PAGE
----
LINGUIST List 24.377|
Mon Jan 21 2013
Calls: General Linguistics/Italy
Editor for this issue: Alison Zaharee
From: Amedeo De Dominicis <dedominiunitus.it>
E-mail this message to a friend
Full Title: pS-prominenceS
Date: 12-Dec-2013 - 13-Dec-2013
Location: Viterbo, Italy
Contact Person: Amedeo De Dominicis
Meeting Email: < click here to access email >
Web Site: http://www.gscp.it/GSCP_official_website/pS-prominenceS.html
Linguistic Field(s): General Linguistics
Call Deadline: 30-May-2013
Prominence is the name of a way to analyse the linguistic phenomena: the idea that a well-formedness condition of linguistic constituents relies on the existence of a dependency between a hierarchically higher-level obligatory element (sometimes referred to as the ‘head’) and one or more subordinate and optional elements (the domain of the head). This condition operates in many components or structures of the grammar: syntax, morphology, pragmatics, metric, and intonation. In short, the prominence is a matter of interface.
To this effect we propose a meeting on all these different fields of study. The goal is to test this epistemological concern and to compare approaches and definitions.
The concept of prominence holds a plurality of meanings, but they may relate to diverse linguistic approaches and are not always compatible. According to some scholars, the prominence is a fact of perception, which is not well specified and concerns the linguistic marking of some pragmatically relevant categories (focus, topic, given/new, etc). Others believe it is the name of a metric phenomenon (calculated as the sum of ‘strong’ constituents on the branches of a metric tree: strong syllable, strong feet, strong phonological word, etc). For other scholars the prominence is a phonological feature which is associated with some points of the intonation contour (where the Pitch Accents are located). According to others, it is a pretty metalinguistic fact, due to the governance relationship of a constituent on its domain (the head of a phrase, of a compound, or of a morphological construct in general).
This plurality of meanings not always triggers unambiguous uses of the term. Sometimes, the individual researcher is not aware of which particular definition of prominence he is implicitly adopting. This makes it difficult to dialogue with other scholars, who belong to other sectors of the vast landscape of language studies.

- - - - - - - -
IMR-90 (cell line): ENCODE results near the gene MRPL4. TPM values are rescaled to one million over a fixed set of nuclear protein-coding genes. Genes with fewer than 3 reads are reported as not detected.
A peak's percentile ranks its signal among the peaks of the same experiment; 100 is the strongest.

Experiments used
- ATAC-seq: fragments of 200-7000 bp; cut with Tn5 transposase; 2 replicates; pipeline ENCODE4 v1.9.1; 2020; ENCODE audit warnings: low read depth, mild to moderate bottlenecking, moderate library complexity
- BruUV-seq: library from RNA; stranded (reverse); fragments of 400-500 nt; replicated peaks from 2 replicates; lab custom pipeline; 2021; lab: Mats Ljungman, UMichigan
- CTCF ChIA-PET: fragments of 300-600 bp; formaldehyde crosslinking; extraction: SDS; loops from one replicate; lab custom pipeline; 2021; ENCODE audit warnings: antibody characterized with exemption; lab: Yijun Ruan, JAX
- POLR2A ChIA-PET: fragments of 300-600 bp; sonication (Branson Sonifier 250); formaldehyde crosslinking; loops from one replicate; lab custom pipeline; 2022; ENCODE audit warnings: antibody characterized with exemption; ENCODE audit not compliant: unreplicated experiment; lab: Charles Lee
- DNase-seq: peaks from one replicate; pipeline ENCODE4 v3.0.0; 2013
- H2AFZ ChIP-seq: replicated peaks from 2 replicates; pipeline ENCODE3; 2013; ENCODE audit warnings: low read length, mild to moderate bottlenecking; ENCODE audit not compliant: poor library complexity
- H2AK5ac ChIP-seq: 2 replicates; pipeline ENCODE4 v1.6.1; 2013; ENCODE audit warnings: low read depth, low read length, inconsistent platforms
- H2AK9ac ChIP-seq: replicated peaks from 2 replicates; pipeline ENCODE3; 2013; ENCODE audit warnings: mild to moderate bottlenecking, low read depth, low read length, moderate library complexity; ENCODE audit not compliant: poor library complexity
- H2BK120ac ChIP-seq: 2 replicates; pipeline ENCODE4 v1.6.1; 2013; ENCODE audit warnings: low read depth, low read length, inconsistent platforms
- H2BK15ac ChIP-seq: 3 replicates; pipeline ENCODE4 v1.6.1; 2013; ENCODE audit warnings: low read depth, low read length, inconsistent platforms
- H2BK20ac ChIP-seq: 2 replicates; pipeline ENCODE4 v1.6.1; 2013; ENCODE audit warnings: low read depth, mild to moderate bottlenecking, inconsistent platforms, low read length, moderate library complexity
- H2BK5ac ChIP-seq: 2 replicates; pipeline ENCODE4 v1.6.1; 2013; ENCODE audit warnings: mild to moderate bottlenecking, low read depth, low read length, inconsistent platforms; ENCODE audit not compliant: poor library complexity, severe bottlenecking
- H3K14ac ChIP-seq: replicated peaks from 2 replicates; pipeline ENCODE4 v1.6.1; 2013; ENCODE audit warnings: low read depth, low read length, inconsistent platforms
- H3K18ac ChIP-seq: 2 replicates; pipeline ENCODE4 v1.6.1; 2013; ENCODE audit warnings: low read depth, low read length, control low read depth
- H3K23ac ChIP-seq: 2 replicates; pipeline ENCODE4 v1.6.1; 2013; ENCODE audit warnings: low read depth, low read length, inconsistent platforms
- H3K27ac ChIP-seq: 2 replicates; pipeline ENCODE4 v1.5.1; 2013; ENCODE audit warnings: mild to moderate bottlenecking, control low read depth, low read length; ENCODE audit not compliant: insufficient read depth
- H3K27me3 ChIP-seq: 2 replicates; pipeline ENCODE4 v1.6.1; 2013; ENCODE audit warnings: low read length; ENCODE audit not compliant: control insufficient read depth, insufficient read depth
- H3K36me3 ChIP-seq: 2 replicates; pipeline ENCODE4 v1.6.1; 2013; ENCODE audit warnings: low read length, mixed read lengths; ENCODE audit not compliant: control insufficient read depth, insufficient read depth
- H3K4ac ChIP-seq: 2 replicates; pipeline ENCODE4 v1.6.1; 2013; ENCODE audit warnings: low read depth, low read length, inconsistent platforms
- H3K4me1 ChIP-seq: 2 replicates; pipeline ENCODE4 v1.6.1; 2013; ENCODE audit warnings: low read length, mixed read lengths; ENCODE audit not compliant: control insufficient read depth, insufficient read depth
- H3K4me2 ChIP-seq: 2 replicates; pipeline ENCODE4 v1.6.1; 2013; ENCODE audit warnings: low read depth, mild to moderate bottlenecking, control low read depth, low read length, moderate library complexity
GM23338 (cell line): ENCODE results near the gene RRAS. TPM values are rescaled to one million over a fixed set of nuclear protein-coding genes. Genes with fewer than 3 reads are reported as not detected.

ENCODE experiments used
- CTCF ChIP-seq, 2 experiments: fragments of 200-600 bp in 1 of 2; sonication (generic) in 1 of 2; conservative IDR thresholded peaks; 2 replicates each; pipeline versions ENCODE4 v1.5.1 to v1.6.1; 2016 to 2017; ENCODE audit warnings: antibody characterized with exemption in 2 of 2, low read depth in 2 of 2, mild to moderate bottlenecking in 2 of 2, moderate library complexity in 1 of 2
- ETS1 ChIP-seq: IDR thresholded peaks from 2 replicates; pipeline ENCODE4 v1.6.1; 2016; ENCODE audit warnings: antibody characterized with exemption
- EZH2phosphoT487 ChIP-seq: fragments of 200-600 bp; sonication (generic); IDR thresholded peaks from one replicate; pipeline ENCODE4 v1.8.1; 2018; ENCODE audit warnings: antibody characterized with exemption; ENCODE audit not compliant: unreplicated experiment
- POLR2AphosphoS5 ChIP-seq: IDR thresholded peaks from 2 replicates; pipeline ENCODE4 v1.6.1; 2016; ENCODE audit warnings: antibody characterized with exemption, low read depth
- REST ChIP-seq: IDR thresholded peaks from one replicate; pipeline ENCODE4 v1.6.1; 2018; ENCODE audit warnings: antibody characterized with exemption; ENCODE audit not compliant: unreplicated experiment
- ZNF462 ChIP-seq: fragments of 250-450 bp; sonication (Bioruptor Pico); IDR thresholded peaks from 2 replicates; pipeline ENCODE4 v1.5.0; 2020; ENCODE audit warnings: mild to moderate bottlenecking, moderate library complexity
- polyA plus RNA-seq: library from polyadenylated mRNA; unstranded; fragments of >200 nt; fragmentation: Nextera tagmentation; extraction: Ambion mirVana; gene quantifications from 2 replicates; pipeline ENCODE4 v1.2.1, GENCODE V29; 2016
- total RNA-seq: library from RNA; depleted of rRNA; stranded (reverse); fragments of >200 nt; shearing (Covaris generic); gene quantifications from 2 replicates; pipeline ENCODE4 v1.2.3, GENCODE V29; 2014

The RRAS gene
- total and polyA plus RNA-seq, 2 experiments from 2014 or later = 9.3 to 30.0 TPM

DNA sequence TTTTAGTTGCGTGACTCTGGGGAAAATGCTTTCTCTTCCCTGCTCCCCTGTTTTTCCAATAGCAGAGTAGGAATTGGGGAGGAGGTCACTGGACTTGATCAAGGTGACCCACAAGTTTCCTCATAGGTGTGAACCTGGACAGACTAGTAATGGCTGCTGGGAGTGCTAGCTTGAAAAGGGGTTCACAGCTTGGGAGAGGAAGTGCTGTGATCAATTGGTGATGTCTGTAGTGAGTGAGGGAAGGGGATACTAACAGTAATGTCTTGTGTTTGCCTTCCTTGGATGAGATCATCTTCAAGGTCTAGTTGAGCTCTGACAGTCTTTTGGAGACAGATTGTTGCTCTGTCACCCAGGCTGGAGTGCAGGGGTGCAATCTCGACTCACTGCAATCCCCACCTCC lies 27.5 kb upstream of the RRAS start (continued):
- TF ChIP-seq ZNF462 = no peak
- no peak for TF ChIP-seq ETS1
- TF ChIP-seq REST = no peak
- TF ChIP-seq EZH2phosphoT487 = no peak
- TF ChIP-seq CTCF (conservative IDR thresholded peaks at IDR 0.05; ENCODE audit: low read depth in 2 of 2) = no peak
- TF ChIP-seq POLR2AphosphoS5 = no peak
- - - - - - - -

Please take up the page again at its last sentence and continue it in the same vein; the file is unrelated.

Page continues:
During the Viterbo Conference a Round Table will be organized in order to put scholars from different backgrounds (syntax, morphology, prosody, phonetics, phonology, pragmatics) side by side. The goal is to highlight similarities and differences in the use and in the implicit definition of prominence. Each of the participants in the Panel would be entrusted with a specific field (syntax, morphology, intonation, speech technologies, metrics and pragmatics).
So far the following Italian and foreigner (the titles are tentative) colleagues have accepted to join the project:
Giuliano Bocci and Cinzia Avesani (Which psychological plausibility for a theory of phonological prosodic prominence?); Emanuela Cresti (The semantic prominence within information units in the pragmatics of spoken language); Amedeo De Dominicis (The model of multiple prominences); Sergio Scalise (The notion of head in morphology); Raffaele Simone (Untitled contribution in the field of prominence in syntax); Fabio Tamburini (Automatic identification of the prominence by means of acoustic analyses).
Carlos Gussenhoven (Radboud University Nijmegen), Prominence and phonology
Anders Eriksson (University of Gothenburg), Perceptual syllable prominence as a function of the language of the samples and the language of the listener
Melanie Bell (Anglia Ruskin University)
Iørn Korzen (Copenhagen University), Text pragmatic prominence and topicality. Four hierarchies regarding the topic suitability of nominal constituents
Ralf Vogel (University of Bielefeld), Syntactic prominence patterns - motivated by its interfaces?
Call for Papers:
The contributions may be both theoretical and application studies. They should address the following themes:
- Issues of the linguistic prominence in phonetics and perception
- Issues of the linguistic prominence in metrical phonology
- Issues of the linguistic prominence in intonation phonology
- Theoretical and metalinguistic issues of the linguistic prominence
- Syntactical issues of the notion of the linguistic prominence
- Morphological issues of the notion of the linguistic prominence
- Pragmatic issues of the notion of the linguistic prominence
- Speech technology models of the linguistic prominence
- History of the notion of prominence in linguistics
The abstracts will be submitted in pdf format (via a web-based procedure), in English. They should have no less than 600 and no more than 1000 words (title and bibliography excluded), and they should contain:
- Problem statement
- Review of current literature
- Results: partial or full
Authors have to indicate the theme they address and whether their preference is for an oral or poster presentation; however the Scientific Committee will have the discretion of recommending the presentation format that better suits the abstract proposal. The abstracts will be evaluated by a board of anonymous reviewers. Accepted abstracts will be published at the conference site after authors’ registration.
Official languages: Italian and English
Read more issues|LINGUIST home page|Top of issue
Page Updated: 21-Jan-2013
While the LINGUIST List makes every effort to ensure the linguistic relevance of sites listed
on its pages, it cannot vouch for their contents.